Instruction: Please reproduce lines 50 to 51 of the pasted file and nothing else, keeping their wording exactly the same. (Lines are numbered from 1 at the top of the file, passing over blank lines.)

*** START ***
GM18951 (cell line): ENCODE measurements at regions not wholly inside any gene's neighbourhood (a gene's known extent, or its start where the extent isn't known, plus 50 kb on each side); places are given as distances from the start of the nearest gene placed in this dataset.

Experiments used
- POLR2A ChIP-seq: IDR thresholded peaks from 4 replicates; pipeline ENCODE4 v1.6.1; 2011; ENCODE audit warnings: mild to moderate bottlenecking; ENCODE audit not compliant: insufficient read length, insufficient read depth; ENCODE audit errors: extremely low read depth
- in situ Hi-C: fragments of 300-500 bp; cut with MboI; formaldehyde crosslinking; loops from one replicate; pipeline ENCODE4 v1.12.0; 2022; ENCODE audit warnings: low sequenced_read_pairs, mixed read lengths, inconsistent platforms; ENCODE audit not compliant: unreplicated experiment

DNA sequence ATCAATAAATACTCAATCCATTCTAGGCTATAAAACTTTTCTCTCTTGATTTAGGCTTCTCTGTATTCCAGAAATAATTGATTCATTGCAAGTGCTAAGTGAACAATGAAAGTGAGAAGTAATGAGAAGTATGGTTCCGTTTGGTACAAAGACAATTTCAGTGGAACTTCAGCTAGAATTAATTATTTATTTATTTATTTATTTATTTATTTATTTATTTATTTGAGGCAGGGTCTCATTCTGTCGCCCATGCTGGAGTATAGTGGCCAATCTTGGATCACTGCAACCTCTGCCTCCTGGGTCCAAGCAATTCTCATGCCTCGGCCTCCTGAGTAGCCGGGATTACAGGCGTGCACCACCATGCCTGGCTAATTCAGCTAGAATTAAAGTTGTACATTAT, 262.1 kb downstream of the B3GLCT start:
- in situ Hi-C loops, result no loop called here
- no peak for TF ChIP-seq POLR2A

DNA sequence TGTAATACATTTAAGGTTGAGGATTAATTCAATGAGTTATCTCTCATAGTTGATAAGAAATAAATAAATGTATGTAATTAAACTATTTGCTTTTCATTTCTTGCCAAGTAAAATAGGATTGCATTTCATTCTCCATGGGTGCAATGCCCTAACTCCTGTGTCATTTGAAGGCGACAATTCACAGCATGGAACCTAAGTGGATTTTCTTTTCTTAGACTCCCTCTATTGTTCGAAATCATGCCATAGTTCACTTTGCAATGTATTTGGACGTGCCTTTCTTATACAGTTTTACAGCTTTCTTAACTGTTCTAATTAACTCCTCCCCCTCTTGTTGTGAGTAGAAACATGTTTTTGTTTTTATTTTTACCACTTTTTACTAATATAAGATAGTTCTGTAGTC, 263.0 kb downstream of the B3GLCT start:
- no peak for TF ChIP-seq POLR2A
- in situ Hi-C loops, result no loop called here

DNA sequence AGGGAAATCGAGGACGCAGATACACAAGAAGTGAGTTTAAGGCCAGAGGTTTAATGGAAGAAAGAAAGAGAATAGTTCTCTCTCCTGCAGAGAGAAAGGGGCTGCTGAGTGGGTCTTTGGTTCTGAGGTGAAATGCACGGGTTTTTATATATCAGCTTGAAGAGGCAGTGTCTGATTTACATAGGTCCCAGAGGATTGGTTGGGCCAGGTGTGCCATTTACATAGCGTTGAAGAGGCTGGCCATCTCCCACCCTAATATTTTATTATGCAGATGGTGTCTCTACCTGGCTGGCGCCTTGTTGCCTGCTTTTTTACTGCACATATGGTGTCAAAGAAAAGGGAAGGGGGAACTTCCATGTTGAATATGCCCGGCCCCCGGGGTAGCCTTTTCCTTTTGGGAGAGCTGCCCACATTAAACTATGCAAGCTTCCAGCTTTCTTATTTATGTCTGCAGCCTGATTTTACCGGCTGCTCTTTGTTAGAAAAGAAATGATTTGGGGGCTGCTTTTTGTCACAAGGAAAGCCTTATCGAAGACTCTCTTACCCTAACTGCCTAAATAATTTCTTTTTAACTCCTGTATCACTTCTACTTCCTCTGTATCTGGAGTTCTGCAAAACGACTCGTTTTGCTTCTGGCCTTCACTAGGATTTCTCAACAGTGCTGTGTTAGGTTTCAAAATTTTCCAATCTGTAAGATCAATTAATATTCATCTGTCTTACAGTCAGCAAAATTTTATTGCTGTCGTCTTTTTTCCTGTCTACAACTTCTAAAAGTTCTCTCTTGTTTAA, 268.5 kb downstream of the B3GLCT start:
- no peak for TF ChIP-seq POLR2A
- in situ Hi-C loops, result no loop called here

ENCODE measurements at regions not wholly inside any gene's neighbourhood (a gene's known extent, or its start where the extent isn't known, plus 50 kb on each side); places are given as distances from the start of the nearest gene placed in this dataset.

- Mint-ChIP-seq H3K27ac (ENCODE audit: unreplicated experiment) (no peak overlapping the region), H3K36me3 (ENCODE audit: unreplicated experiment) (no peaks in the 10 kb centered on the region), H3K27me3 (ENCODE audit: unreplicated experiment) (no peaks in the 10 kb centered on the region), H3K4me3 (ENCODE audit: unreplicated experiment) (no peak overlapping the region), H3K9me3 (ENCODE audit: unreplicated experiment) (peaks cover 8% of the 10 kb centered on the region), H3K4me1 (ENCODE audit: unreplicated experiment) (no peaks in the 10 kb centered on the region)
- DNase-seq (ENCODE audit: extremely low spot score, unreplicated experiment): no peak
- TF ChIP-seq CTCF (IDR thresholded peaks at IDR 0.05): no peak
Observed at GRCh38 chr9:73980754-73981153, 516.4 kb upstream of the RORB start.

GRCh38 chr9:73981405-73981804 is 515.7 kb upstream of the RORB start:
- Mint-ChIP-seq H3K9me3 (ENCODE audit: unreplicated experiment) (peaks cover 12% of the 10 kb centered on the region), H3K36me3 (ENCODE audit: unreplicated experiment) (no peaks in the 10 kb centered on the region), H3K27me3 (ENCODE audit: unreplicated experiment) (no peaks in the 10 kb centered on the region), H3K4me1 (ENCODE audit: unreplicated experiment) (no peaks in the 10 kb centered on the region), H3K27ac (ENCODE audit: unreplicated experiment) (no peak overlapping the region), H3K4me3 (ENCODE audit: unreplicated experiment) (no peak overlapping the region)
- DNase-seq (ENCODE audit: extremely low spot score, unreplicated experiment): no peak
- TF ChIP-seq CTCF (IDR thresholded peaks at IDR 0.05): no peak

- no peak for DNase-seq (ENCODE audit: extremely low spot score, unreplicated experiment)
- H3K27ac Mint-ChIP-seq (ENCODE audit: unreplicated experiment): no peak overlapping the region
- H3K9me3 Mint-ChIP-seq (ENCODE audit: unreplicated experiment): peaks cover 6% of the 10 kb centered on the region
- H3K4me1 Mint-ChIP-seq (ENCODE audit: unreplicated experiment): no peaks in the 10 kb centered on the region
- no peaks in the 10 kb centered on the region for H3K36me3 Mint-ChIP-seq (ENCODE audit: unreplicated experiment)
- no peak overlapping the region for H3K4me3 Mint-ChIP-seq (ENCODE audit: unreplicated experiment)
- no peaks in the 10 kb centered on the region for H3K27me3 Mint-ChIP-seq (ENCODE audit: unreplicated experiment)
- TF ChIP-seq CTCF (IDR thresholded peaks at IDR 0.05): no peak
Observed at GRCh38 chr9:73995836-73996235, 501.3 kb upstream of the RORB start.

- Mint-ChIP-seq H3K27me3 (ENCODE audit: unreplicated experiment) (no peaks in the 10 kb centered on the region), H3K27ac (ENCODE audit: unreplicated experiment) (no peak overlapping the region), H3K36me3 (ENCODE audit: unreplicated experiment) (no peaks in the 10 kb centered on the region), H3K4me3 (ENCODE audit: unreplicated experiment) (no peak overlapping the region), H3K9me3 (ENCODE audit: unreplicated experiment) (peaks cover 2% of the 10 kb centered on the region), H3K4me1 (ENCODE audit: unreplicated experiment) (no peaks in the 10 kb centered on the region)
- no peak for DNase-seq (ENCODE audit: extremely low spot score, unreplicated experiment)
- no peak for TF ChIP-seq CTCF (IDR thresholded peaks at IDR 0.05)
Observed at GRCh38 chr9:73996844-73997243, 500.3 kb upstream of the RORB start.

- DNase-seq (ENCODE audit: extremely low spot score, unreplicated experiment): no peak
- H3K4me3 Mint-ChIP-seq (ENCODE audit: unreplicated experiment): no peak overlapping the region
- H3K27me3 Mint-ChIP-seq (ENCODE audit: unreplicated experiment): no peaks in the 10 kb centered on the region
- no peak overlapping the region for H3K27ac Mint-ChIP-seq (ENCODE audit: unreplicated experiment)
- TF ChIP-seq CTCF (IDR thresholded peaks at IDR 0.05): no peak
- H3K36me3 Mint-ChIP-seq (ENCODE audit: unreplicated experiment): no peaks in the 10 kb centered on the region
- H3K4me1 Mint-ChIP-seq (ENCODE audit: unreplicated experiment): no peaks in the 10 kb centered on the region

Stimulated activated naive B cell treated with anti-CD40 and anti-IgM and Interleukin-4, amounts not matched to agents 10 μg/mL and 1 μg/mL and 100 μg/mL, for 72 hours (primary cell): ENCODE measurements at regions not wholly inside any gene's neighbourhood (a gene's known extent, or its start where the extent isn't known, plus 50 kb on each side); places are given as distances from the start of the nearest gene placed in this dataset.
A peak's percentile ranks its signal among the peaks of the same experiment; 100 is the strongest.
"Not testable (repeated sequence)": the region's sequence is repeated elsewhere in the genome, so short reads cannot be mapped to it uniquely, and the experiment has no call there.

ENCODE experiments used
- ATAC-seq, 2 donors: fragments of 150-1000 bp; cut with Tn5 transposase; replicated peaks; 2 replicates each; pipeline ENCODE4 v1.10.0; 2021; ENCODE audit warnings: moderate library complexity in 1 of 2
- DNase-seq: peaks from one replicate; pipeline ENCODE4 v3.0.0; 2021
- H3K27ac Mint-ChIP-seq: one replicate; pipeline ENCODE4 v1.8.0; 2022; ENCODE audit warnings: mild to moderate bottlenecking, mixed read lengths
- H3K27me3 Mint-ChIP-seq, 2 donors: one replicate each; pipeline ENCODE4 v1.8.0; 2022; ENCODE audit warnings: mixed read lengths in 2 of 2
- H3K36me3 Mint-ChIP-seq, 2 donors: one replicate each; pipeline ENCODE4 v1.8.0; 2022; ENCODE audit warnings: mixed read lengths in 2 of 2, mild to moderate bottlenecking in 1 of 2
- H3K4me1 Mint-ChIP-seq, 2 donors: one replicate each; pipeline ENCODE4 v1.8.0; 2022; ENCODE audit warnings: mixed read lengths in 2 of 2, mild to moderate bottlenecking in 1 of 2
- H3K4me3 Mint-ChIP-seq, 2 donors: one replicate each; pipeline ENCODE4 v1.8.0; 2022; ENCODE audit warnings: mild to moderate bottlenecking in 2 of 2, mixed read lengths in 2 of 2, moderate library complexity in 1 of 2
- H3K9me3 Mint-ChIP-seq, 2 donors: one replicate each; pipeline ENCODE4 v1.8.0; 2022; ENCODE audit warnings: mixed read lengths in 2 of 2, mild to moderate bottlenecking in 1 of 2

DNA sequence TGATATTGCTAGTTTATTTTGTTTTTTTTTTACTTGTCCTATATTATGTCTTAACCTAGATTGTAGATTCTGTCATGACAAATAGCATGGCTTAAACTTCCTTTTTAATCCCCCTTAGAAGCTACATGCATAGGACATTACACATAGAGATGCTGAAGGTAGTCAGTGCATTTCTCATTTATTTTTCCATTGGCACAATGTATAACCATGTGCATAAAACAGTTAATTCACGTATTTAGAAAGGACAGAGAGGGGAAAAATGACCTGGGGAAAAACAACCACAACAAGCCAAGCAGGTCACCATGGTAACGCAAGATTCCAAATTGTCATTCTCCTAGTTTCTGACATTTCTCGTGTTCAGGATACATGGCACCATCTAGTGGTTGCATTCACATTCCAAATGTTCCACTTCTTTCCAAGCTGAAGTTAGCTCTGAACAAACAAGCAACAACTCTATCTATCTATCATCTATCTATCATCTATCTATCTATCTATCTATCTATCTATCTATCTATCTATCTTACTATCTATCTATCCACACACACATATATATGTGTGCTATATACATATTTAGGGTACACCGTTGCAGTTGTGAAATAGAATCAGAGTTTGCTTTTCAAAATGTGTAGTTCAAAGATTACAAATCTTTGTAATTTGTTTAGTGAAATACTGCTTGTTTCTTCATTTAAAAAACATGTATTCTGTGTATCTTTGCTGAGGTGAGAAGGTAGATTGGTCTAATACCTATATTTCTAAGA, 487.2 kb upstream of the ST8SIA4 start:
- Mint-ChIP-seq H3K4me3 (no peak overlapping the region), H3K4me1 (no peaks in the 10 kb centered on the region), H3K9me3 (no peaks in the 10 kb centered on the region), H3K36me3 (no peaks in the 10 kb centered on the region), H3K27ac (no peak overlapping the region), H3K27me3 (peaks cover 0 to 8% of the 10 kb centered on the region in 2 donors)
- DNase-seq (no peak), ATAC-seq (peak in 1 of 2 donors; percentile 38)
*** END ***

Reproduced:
- H3K27me3 Mint-ChIP-seq, 2 donors: one replicate each; pipeline ENCODE4 v1.8.0; 2022; ENCODE audit warnings: mixed read lengths in 2 of 2
- H3K36me3 Mint-ChIP-seq, 2 donors: one replicate each; pipeline ENCODE4 v1.8.0; 2022; ENCODE audit warnings: mixed read lengths in 2 of 2, mild to moderate bottlenecking in 1 of 2